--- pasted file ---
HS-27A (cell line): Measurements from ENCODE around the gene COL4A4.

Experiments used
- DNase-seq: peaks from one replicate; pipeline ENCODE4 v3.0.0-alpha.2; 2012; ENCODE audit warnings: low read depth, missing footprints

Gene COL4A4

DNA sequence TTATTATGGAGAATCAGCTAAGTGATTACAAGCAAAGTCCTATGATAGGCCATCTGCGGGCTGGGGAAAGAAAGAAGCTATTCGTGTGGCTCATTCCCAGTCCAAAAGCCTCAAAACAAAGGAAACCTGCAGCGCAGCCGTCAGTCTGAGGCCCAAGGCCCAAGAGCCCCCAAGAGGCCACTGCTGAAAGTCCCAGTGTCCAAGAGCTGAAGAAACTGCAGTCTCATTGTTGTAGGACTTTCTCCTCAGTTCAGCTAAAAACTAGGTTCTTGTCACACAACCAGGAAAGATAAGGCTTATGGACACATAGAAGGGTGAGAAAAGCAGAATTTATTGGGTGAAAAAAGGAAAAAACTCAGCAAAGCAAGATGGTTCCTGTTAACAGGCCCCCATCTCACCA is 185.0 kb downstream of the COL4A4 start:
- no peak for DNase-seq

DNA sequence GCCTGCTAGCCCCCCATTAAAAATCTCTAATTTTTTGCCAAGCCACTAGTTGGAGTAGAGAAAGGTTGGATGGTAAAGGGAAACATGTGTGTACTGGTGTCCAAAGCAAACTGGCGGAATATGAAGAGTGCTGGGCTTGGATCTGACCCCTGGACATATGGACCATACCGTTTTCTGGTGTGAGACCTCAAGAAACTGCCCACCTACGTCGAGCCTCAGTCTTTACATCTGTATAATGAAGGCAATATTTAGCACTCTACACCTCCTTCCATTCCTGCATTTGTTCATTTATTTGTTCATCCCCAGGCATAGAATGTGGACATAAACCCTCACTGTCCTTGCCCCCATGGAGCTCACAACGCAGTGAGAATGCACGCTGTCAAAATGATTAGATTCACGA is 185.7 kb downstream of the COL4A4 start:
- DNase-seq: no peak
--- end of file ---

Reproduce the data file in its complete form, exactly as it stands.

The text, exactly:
HS-27A (cell line): Measurements from ENCODE around the gene COL4A4.

Experiments used
- DNase-seq: peaks from one replicate; pipeline ENCODE4 v3.0.0-alpha.2; 2012; ENCODE audit warnings: low read depth, missing footprints

Gene COL4A4

DNA sequence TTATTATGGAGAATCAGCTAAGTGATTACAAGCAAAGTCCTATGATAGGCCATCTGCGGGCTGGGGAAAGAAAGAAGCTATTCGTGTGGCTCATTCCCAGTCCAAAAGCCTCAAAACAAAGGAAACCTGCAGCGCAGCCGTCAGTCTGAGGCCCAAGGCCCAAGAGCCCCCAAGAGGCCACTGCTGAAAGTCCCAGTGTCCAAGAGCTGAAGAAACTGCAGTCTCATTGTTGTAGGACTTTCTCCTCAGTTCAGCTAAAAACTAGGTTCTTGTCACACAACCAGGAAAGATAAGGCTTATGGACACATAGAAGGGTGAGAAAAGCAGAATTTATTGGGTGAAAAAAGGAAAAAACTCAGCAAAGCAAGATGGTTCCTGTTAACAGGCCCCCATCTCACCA is 185.0 kb downstream of the COL4A4 start:
- no peak for DNase-seq

DNA sequence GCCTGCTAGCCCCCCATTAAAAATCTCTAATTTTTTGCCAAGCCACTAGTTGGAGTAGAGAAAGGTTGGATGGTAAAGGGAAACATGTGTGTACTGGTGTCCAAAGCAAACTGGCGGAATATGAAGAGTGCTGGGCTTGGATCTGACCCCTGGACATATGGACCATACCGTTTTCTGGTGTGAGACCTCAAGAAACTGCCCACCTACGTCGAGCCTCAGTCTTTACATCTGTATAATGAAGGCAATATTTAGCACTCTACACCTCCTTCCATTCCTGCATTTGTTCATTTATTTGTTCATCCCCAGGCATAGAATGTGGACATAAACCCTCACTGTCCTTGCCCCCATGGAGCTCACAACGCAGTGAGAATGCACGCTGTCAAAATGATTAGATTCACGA is 185.7 kb downstream of the COL4A4 start:
- DNase-seq: no peak